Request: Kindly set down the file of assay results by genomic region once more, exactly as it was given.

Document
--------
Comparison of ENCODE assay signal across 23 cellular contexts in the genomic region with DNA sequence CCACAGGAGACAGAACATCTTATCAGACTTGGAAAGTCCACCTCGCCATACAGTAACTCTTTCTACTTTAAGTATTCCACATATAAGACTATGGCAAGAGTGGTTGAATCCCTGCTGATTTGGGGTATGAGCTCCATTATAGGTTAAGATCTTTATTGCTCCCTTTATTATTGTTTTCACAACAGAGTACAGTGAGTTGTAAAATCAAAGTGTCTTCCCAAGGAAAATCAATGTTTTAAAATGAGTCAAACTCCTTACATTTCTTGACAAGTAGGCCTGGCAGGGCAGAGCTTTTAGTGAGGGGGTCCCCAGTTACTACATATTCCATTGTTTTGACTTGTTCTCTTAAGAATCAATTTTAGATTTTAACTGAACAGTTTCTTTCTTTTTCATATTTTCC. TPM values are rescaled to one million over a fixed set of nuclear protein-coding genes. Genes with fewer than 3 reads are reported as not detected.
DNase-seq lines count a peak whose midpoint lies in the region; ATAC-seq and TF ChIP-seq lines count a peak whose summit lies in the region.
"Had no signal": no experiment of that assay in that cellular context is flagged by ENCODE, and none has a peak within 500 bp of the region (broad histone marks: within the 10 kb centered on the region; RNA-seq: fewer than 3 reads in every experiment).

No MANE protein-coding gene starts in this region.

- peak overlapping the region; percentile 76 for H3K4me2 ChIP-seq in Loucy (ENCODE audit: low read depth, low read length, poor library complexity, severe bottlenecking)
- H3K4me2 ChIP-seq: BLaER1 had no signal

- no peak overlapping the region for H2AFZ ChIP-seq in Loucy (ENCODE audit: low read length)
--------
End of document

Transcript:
Comparison of ENCODE assay signal across 23 cellular contexts in the genomic region with DNA sequence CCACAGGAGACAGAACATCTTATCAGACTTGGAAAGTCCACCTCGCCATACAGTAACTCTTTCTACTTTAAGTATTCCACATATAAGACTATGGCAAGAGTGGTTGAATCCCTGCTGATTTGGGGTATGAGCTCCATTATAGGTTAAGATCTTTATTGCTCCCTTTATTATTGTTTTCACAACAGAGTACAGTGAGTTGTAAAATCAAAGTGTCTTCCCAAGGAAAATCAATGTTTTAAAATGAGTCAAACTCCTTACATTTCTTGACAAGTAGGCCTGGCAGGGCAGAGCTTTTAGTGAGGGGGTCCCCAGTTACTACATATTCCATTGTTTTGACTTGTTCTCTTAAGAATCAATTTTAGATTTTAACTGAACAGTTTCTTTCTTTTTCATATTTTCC. TPM values are rescaled to one million over a fixed set of nuclear protein-coding genes. Genes with fewer than 3 reads are reported as not detected.
DNase-seq lines count a peak whose midpoint lies in the region; ATAC-seq and TF ChIP-seq lines count a peak whose summit lies in the region.
"Had no signal": no experiment of that assay in that cellular context is flagged by ENCODE, and none has a peak within 500 bp of the region (broad histone marks: within the 10 kb centered on the region; RNA-seq: fewer than 3 reads in every experiment).

No MANE protein-coding gene starts in this region.

- peak overlapping the region; percentile 76 for H3K4me2 ChIP-seq in Loucy (ENCODE audit: low read depth, low read length, poor library complexity, severe bottlenecking)
- H3K4me2 ChIP-seq: BLaER1 had no signal

- no peak overlapping the region for H2AFZ ChIP-seq in Loucy (ENCODE audit: low read length)